Xbox Video Gaming Chair/Racing Wheel/Joystick

by on June 14, 2005

in Video Games,Xbox

What racing games need is a full-sized, ergonomic video gaming chair that requires no configuration with your favorite game.

This is needed is because the video game racing wheels on the market don’t quite cut it. I’ve tried both leading racing wheels and both are disappointing in a some significant way. I tried them on Need For Speed: Hot Pursuit 2, Need For Speed: Underground 2, and Burnout 3: Takedown.

With the Logitech wheel, you are supposed to be able to use it on your lap, but there is nothing to keep it from sliding off your legs when taking a hard turn. Also, the Logitech video game racing wheel does not have a shift stick, which pretty much sucks if you like to drive manually.

Comparitively, the Mad Catz video game racing wheel has a shift stick but for the life of me, I could not get it to properly down-shift with any of my games. The Mad Catz racing wheel does have little wings that you can pull out that fit around your thighs and keep the wheel from sliding off your lap during hard turns, which gives it an edge over Logitech. The Mad Catz foot pedals have a more realistic feel than Logitech’s foot pedals.

Both wheels have nothing to prevent their foot pedals from sliding when used on carpet, forcing the user to use some heavy object to keep them in place. Logitech has the only wheel that uses force feedback technology, but only on their PS2 version. Both Logitech’s and Mad Catz’s wheels require significant tinkering with both the wheel and your game’s controller configuration in order to work optimally.

Gamers need a realistic wheel for their racing games, so this is what I propose: Take an ordinary office chair and turn it into a racing wheel/gaming chair.

It would have all the functions of an office chair–pneumatic lift to adjust to leg length, ability to lock/unlock the lean-back function, ability to swivel the chair, and arm rests that can be set in the up or down position.

Take this chair and add an arm that could be lowered down in front of you–with a tilt function–that has a steering wheel attached to it and includes controller functions. On your right-side would an arm attached to the bottom of your seat with a stick shift that you could raise up or tuck out of the way if you wanted to drive with automatic transmission.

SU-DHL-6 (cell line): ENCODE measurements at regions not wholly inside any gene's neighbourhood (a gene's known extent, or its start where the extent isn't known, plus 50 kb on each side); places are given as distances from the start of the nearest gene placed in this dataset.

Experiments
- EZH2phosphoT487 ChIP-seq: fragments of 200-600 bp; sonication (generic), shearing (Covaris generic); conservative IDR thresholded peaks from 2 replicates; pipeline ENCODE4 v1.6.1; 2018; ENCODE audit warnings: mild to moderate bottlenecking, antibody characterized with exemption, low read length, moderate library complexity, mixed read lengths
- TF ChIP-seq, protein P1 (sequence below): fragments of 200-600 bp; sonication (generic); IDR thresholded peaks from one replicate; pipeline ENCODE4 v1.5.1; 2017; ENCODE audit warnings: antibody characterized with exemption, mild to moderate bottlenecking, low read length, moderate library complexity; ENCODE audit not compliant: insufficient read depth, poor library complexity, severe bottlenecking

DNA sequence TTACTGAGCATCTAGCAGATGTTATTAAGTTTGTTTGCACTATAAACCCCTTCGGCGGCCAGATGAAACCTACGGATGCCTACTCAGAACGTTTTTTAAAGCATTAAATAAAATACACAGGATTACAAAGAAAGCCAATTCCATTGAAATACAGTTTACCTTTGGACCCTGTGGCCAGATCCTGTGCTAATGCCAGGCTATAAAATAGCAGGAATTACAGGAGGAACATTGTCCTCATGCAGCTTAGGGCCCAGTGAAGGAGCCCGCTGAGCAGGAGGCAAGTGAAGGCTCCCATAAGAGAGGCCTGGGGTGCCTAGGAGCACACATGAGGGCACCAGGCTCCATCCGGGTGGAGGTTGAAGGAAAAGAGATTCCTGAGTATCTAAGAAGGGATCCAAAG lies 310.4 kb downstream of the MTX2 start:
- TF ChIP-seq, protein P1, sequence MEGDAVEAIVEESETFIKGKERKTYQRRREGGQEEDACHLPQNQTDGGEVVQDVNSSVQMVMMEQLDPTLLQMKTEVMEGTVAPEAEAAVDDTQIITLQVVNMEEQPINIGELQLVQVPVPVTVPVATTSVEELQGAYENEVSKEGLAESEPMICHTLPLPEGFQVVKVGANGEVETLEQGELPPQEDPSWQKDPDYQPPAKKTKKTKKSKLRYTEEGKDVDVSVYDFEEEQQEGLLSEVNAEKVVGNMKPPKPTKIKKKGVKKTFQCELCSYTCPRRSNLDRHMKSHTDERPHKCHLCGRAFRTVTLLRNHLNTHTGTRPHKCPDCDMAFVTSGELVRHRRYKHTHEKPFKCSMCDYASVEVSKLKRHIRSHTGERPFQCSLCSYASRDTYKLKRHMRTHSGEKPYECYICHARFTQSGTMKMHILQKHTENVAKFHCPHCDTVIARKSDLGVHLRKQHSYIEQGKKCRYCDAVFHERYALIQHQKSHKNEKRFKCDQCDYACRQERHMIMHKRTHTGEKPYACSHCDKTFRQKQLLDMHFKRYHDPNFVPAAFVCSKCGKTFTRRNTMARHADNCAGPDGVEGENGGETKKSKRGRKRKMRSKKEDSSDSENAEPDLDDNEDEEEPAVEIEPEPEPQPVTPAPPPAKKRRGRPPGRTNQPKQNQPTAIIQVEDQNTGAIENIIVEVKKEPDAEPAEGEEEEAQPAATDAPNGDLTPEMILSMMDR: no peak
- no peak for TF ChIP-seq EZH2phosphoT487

Attached to the bottom base of the chair would be a platform upon which the pedals–gas, clutch, and break–would be attached.

Obviously, the entire thing would have to be wireless in order to avoid annoying entanglements.

Ideally, the thing would be plug and play with your favorite game, so you wouldn’t have to waste time configuring your games.

With current wheels priced in the $60-$150 range, I think you could go as high as $200-$250 for this gaming chair and they’d sell briskly. At the $250 range, you could offer a universal controller chair that had a normal controller for non-racing play and a joystick for flying games.

The benefits such a universal video gaming chair/controller would offer are obvious when you consider how it would work for a game like Grand Theft Auto: San Andreas, where you often go from on-foot gameplay, to driving a car or boat, to flying a plane or helicopter. As of now, you must use an ordinary controller for the game, and so you need to use only the tools that a standard controller offer you: buttons and triggers.

But if you could use a universal video gaming chair/controller with the game, you could seamlessly use the control devise most appropriate for your current gameplay: If you’re walking, you use the standard controller. If you’re driving a car or boat, you use the steering wheel, shift, and pedals. If you’re flying, you use joystick.

Right now, the standard controller for video games is an awkward user input device that is entirely unrelated to how people perform their corresponding video game actions in the real world. The controller itself is a persistent reminder to the gamer of the artificiality of the video game world, thus obviously reducing the realism of the game itself.

A universal video gaming chair/controller would be a step toward making the controller more natural and thus enhancing the realism of the gaming experience.

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